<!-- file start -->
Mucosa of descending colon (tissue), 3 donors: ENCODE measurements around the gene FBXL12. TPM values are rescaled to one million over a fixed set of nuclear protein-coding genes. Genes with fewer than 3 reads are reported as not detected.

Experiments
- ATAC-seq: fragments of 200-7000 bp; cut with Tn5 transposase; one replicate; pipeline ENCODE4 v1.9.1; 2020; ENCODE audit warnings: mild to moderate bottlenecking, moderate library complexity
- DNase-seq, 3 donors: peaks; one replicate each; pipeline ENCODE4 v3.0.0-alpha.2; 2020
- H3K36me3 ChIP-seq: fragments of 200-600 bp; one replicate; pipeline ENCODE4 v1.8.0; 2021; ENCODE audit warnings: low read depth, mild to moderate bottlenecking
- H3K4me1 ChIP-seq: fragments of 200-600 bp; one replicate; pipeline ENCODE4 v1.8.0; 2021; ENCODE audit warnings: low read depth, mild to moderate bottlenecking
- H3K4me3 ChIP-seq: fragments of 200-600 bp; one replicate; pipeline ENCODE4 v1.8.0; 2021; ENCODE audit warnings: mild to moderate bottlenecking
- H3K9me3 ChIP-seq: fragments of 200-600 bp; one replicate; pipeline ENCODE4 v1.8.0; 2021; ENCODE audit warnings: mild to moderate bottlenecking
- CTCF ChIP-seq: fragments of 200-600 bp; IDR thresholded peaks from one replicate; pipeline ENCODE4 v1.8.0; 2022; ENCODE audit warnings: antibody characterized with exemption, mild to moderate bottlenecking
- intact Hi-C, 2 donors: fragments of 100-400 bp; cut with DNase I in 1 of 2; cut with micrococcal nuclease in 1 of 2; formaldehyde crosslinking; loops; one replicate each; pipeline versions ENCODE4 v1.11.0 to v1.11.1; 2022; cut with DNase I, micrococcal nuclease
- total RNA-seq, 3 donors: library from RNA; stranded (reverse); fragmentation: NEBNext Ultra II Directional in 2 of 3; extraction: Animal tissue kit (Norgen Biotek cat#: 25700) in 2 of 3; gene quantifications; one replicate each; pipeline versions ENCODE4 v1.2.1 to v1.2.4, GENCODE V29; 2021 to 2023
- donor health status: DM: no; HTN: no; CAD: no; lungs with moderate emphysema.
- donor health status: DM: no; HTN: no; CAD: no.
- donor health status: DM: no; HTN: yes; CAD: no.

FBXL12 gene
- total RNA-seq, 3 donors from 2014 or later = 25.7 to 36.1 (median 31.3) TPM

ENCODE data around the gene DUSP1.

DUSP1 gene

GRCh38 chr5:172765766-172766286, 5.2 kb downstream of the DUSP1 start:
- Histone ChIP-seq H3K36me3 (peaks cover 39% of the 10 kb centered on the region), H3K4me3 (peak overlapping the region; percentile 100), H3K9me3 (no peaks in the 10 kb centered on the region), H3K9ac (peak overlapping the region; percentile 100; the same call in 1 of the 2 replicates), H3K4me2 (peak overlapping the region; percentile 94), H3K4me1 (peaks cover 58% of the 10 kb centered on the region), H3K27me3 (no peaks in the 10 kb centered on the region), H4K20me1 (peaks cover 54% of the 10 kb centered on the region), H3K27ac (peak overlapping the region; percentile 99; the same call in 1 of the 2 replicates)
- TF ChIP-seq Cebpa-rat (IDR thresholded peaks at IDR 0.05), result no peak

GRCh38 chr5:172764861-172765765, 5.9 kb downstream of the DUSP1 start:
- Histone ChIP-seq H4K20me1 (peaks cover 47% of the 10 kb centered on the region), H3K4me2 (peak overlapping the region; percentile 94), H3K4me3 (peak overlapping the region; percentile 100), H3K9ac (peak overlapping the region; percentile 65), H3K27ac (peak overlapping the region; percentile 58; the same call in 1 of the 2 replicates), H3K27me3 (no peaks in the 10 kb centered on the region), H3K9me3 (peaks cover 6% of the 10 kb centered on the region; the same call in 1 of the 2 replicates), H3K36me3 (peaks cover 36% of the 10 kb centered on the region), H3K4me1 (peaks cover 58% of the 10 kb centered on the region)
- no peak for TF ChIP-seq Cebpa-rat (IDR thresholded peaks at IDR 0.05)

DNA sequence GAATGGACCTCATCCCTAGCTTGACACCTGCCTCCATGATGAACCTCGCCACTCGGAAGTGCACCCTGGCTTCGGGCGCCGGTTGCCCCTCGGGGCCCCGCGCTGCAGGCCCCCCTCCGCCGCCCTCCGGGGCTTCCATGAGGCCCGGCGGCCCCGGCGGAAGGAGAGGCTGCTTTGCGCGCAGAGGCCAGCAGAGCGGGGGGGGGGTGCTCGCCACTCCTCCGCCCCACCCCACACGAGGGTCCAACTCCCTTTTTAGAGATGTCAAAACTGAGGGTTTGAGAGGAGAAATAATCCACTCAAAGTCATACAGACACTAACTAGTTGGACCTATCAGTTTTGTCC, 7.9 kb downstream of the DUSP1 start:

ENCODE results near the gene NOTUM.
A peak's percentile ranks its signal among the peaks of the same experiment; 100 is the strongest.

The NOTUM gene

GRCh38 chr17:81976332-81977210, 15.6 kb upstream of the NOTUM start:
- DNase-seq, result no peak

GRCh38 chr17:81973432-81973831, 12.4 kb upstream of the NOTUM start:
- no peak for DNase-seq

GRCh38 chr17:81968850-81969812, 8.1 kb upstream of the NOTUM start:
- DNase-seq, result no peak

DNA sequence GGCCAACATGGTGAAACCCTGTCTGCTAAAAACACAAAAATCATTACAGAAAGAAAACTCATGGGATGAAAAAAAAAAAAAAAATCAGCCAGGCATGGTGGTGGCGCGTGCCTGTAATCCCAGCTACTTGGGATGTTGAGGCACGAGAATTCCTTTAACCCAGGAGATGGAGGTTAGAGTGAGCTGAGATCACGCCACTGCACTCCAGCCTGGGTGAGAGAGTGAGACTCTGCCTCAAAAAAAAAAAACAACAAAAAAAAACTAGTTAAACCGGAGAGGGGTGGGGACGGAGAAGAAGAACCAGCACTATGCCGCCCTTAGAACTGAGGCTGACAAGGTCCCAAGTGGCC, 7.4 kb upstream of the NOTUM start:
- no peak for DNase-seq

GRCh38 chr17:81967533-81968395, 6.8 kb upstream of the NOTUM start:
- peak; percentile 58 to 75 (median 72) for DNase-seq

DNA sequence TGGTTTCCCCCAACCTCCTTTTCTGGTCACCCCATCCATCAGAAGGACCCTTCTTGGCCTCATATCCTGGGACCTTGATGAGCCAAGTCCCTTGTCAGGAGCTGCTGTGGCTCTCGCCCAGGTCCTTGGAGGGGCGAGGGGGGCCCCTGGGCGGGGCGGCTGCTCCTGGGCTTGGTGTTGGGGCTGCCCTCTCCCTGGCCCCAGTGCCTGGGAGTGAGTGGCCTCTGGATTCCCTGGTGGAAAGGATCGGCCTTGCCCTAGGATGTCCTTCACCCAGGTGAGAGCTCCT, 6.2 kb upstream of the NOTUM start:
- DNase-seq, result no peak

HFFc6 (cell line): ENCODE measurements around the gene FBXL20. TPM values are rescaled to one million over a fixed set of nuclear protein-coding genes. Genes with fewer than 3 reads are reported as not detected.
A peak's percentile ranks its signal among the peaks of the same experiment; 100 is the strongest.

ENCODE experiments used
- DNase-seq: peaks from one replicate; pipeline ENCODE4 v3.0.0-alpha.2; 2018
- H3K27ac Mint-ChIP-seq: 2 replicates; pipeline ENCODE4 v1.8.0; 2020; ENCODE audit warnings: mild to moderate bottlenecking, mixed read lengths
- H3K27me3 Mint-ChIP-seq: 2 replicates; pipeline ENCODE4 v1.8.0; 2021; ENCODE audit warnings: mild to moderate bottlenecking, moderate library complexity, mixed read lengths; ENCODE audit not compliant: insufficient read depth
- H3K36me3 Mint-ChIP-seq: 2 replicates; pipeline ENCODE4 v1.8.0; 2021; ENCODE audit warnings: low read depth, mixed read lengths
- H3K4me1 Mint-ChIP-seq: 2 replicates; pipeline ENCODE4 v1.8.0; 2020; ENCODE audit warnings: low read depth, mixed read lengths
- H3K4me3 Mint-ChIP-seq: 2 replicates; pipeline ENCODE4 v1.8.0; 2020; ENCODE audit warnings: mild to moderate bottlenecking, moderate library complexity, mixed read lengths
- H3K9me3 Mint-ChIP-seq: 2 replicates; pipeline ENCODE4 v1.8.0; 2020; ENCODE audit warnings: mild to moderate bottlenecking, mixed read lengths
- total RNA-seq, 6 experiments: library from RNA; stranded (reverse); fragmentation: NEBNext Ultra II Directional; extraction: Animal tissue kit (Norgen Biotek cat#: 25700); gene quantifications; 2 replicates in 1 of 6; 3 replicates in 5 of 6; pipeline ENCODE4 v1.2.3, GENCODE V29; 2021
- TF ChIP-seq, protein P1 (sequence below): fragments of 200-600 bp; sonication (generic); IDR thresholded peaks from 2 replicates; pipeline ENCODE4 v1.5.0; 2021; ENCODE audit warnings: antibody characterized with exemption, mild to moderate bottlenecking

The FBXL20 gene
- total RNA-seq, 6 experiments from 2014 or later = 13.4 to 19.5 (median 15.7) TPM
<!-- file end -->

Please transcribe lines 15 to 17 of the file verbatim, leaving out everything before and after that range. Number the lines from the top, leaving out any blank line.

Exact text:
FBXL12 gene
- total RNA-seq, 3 donors from 2014 or later = 25.7 to 36.1 (median 31.3) TPM

ENCODE data around the gene DUSP1.